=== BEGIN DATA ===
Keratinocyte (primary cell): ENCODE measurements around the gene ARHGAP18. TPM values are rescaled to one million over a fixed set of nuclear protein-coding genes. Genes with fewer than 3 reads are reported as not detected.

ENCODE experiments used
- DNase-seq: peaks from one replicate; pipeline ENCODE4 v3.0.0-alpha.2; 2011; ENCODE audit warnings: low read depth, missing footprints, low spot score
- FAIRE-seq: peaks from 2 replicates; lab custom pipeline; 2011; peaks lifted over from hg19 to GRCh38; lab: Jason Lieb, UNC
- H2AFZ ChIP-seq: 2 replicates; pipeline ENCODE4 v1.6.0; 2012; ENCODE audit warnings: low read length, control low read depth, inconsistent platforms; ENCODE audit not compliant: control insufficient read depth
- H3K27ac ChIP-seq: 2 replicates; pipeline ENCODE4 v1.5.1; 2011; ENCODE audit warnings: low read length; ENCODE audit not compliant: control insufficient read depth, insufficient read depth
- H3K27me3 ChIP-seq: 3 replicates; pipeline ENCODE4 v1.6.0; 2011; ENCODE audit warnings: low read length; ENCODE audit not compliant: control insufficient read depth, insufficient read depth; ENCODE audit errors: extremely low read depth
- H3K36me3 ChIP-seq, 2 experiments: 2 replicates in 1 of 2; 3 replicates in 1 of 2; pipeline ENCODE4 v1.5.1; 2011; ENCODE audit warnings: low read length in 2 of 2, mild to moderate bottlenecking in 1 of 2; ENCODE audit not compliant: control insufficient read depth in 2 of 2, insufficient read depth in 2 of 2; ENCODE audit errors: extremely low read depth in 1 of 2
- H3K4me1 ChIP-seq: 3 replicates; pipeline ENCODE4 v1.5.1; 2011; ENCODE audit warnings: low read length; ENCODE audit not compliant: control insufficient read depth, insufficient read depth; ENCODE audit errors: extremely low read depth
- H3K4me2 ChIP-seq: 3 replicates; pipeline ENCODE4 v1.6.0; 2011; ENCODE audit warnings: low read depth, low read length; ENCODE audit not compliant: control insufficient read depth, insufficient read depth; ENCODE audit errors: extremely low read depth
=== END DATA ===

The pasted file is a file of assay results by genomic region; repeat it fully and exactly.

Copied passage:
Keratinocyte (primary cell): ENCODE measurements around the gene ARHGAP18. TPM values are rescaled to one million over a fixed set of nuclear protein-coding genes. Genes with fewer than 3 reads are reported as not detected.

ENCODE experiments used
- DNase-seq: peaks from one replicate; pipeline ENCODE4 v3.0.0-alpha.2; 2011; ENCODE audit warnings: low read depth, missing footprints, low spot score
- FAIRE-seq: peaks from 2 replicates; lab custom pipeline; 2011; peaks lifted over from hg19 to GRCh38; lab: Jason Lieb, UNC
- H2AFZ ChIP-seq: 2 replicates; pipeline ENCODE4 v1.6.0; 2012; ENCODE audit warnings: low read length, control low read depth, inconsistent platforms; ENCODE audit not compliant: control insufficient read depth
- H3K27ac ChIP-seq: 2 replicates; pipeline ENCODE4 v1.5.1; 2011; ENCODE audit warnings: low read length; ENCODE audit not compliant: control insufficient read depth, insufficient read depth
- H3K27me3 ChIP-seq: 3 replicates; pipeline ENCODE4 v1.6.0; 2011; ENCODE audit warnings: low read length; ENCODE audit not compliant: control insufficient read depth, insufficient read depth; ENCODE audit errors: extremely low read depth
- H3K36me3 ChIP-seq, 2 experiments: 2 replicates in 1 of 2; 3 replicates in 1 of 2; pipeline ENCODE4 v1.5.1; 2011; ENCODE audit warnings: low read length in 2 of 2, mild to moderate bottlenecking in 1 of 2; ENCODE audit not compliant: control insufficient read depth in 2 of 2, insufficient read depth in 2 of 2; ENCODE audit errors: extremely low read depth in 1 of 2
- H3K4me1 ChIP-seq: 3 replicates; pipeline ENCODE4 v1.5.1; 2011; ENCODE audit warnings: low read length; ENCODE audit not compliant: control insufficient read depth, insufficient read depth; ENCODE audit errors: extremely low read depth
- H3K4me2 ChIP-seq: 3 replicates; pipeline ENCODE4 v1.6.0; 2011; ENCODE audit warnings: low read depth, low read length; ENCODE audit not compliant: control insufficient read depth, insufficient read depth; ENCODE audit errors: extremely low read depth